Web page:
19. Hook-Dustin Hoffman
One of two pirates to make the list, Hook is a pretty goofy character but I will still attest to this day (and possibly due to nostalgia) that Hook is my favorite of Hoffman's roles. Crazy. Classy. Sophisticated and frumpy to the enth degree, he doesn't really fit the bill for a text book pirate. Hook is an eccentric...just look at those goddamn glasses! He's got some good lines too. When I was a kid, Hook was the man, but in the Peter Pan disney cartoon, you just feel bad for him because he's totally inept. In this movie, Hook is like some warped artist who Peter Pan is trying to prevent from painting great things. He lives on a waterworld type air craft carrier and uses like steampunk technology ahead of his time. He also employs Bob Hoskins. Anyone who employs Mario Mario is a worthy and intimidating villain.

18. Amon Goeth-Schindler's List
In addition to having multiple pirates, we also have multiple Nazis on this list. Goeth is the first, and I'll admit I wouldn't have thought to include him if not for the lovely Tyler Lopachin (who is in fact, not a movie villain but rather a small boy who likes movies). This character is the epitomy of evil, without regard for human life. He's not just a Nazi following orders, he's sadistic too. You really get the sense watching him that people like him did exist at one point in time, and in the darker annals of the world, they still do. He's real cruelty personified, and there's almost nothing human about him, despite how he appears clean cut and normal to outward appearances.

17. Oogie Boogie-The Nightmare Before Christmas

Oogie Boogie doesn't really fall into the genuine "evil" category so much as goofy but at the same time, he's really out of place in what's otherwise kind of a kids movie. He puts it over the top. There's characters in this movie who are willing to kidnap Santa Claus and even characters who try to ruin an important holiday. There's only one character though, whose crazy and unscrupulous enough to want to BOIL santa claus and kill anyone who even so much as enters his lair. Even his henchmen (teenagers who run with the wrong crowd) are afraid of him. In a land full of monsters and ghosts and talking trees how can someone be dehumanized to the point where they're unrelatable? Well, not to give any spoilers or anything...but Oogie Boogie is made out of hundreds upon hundreds of insects functioning as a collective. He also sings jazzy sorts of music and gambles with snakes. I think Oogie falls into the realm of being so weird that he makes a great villain, which was important in a movie full of quirky weirdness and twisted morals. They needed someone extreme.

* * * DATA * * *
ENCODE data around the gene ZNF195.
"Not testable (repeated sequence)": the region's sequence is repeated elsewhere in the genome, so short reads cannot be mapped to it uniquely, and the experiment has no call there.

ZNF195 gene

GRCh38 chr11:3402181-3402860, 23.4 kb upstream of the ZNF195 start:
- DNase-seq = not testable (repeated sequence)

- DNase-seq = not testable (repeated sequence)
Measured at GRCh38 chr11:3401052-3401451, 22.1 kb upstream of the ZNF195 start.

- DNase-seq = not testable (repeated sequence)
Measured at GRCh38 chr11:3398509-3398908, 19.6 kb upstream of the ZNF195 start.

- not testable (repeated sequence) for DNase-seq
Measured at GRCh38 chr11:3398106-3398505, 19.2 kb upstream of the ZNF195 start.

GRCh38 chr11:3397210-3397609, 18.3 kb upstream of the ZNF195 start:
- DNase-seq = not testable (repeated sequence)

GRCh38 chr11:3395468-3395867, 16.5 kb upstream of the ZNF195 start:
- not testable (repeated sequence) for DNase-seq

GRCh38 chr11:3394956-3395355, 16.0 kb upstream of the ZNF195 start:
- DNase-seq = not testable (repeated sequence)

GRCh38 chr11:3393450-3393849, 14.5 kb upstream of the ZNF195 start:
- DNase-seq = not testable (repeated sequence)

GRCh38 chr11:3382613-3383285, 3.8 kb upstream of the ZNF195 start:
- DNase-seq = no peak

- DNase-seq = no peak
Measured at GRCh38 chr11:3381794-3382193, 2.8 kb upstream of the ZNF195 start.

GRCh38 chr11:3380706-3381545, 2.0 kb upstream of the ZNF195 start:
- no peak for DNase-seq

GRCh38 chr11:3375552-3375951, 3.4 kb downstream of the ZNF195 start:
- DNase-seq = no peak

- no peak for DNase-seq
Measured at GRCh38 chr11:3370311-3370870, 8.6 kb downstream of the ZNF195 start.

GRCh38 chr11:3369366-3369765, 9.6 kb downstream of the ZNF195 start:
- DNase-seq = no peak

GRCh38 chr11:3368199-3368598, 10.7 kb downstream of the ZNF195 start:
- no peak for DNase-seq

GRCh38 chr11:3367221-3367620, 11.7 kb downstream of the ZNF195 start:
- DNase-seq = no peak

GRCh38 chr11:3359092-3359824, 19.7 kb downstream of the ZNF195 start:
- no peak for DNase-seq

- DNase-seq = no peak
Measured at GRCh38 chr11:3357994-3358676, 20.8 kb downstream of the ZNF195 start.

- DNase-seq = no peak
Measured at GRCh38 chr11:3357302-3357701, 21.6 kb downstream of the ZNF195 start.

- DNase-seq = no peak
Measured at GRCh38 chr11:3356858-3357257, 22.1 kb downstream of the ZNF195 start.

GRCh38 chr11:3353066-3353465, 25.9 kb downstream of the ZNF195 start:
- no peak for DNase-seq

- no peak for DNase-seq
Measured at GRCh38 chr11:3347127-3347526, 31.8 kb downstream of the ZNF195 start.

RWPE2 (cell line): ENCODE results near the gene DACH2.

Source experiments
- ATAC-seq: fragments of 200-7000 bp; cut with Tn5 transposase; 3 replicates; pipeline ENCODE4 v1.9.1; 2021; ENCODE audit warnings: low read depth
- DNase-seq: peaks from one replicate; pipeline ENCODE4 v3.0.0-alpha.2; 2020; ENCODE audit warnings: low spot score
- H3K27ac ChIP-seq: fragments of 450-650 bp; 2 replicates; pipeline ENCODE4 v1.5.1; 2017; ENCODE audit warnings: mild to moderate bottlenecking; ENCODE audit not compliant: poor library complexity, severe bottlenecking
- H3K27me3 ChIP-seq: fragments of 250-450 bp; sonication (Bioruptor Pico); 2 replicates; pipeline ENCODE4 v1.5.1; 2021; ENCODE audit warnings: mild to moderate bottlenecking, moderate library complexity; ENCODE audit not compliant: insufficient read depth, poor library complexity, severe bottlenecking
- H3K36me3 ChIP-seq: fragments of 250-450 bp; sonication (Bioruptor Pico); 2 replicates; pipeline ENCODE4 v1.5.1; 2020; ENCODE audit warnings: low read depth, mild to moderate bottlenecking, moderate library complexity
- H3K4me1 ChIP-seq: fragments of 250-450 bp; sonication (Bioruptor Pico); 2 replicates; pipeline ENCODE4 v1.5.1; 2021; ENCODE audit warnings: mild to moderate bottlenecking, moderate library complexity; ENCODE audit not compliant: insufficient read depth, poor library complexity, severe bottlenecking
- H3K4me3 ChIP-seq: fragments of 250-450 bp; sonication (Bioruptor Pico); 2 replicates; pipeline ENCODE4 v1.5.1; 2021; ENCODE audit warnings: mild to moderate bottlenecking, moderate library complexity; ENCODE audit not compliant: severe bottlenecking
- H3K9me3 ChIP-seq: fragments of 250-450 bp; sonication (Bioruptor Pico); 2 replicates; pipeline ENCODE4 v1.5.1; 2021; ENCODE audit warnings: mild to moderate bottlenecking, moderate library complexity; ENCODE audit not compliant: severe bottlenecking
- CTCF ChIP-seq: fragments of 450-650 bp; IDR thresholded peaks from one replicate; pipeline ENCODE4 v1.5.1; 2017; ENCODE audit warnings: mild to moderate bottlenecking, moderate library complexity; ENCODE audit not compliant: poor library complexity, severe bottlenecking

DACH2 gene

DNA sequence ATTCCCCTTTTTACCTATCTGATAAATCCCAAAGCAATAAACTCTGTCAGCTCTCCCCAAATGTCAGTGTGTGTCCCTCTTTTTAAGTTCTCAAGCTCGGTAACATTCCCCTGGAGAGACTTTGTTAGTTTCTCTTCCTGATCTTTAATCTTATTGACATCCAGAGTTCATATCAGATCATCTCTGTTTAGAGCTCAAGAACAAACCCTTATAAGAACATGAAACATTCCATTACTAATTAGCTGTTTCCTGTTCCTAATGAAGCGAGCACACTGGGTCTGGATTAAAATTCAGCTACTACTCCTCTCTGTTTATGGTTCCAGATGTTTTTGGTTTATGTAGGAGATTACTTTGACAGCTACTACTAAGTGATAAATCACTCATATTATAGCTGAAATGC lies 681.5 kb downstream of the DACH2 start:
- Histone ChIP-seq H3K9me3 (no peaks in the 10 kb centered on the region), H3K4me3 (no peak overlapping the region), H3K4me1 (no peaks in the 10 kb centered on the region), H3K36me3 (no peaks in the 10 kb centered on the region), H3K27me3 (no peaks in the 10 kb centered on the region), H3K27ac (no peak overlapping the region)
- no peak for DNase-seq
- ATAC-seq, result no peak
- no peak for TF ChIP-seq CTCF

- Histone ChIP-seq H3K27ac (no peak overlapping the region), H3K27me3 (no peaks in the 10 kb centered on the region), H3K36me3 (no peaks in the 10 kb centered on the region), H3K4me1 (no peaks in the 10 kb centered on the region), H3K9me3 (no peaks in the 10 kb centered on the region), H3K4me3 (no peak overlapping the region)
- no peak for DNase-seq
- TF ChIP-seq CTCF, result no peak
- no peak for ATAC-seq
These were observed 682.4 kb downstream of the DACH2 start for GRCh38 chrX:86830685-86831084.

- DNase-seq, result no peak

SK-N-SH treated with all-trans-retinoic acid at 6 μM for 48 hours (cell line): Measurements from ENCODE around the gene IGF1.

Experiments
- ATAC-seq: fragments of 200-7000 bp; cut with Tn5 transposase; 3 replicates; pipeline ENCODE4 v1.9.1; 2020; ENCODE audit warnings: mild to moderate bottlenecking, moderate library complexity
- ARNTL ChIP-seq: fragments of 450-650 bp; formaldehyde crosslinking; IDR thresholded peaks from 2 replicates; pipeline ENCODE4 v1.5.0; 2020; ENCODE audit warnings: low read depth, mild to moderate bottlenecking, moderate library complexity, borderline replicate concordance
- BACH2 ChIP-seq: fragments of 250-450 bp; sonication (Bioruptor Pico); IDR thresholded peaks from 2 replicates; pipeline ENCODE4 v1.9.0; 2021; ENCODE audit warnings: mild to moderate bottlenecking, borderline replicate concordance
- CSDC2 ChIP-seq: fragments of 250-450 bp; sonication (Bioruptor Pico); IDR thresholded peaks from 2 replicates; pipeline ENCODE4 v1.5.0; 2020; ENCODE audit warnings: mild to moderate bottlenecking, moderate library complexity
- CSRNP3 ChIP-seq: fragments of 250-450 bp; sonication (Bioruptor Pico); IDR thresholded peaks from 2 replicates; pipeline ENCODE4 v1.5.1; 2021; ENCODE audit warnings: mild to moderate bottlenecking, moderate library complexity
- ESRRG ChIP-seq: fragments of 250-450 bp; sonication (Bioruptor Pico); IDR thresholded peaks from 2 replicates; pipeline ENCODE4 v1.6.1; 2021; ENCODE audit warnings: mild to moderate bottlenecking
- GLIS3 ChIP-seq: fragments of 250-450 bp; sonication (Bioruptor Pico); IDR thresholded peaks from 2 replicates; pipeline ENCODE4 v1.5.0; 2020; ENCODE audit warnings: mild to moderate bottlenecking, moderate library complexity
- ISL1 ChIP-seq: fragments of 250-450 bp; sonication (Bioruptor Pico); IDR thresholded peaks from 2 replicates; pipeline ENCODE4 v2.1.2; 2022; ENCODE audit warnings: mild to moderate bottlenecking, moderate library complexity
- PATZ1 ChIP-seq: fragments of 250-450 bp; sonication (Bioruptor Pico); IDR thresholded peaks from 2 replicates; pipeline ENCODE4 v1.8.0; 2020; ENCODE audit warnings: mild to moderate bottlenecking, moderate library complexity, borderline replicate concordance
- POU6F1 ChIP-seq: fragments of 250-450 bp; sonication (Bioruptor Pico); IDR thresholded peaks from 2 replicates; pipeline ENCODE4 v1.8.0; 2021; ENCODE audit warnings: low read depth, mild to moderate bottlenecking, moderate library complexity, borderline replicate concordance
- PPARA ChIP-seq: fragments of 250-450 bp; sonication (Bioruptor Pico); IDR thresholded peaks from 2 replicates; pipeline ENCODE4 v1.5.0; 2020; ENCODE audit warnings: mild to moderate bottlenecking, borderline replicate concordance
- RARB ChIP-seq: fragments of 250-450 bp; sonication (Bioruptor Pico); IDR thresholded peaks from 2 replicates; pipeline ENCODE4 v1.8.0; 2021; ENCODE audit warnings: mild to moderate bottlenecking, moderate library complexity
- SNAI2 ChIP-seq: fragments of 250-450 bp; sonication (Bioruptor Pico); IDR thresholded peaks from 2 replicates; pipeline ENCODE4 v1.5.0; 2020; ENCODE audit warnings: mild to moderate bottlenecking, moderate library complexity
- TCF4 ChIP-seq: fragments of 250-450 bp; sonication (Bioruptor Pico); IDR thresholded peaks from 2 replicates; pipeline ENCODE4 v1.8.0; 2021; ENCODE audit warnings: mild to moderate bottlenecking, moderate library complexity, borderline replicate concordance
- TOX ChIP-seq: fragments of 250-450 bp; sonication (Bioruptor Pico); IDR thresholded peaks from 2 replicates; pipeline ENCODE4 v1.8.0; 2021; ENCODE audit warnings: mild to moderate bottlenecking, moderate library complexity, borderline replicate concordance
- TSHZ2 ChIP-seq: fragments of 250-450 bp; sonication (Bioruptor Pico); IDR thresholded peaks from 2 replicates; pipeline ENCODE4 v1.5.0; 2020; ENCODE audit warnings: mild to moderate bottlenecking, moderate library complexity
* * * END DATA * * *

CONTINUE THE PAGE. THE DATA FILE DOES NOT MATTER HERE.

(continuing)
16. Jack Torrance-The Shining
Jack Nicholson's a pretty crazy dude...but when he's psychotic he makes for a great villain. I don't mean like the the Shining he's like axe murderer psychotic, and laughing about it the whole time. You get the sense that a guy having this much fun chasing people to their death is someone that can't be stopped. He's really enjoying this, and there's a serious creepiness and uneasiness about him when he's on screen. He's also probably the only "horror" movie villain (even though I'd venture to say The Shining is more of a thriller movie) to make the list, which means he had to be pretty damn good.

15. Barbossa-Pirates of the CaribbeanFrom the accent to the monkey to the ability to turn into a skeleton in the moonlight, Barbossa is the spirit of piracy. He's the iconography of the profession from the humor of the character to the stench of booze and body odor that almost permeates the movie screen. He can be threatening but in dire straights, he's been known to work with the protagonists. In the first movie however, he's purely an antagonist. He can be charming and civilized but at the end of the day he's THE pirate captain. Jack needs to step aside. As much as I like Hook, and even Davy Jones in the same franchise, neither of them got shit on Barbossa. I feel like this character gets overlooked too with some of the more "high concept" characters in the pirates franchise, but lest we forget the true nature of pirates. Just ignore that stupid pirate code.

14. Hans Gruber-Die Hard
Alan Rickman was born to play villains. In Die Hard, as terrorist/suave meglomaniac, he's one step ahead of Bruce Willis as John McClane throughout the film. While not neccessarily a physical threat, Gruber toys with McClane until he meets his predictable and yet graceful end by falling off of a building. There's something memorable about every villain and I think his death and his accent are the selling points for Hans Gruber. He's considered one of the quintessential dasdardly villain characters motivated by revenge and money, and I just wouldn't feel comfortable making a top 20 without him. For some, when Rickman was cast as Snape in the Potter franchise, it seemed like an unlikely choice. For those of us who grew up with Die Hard, he seemed like a natural for the role.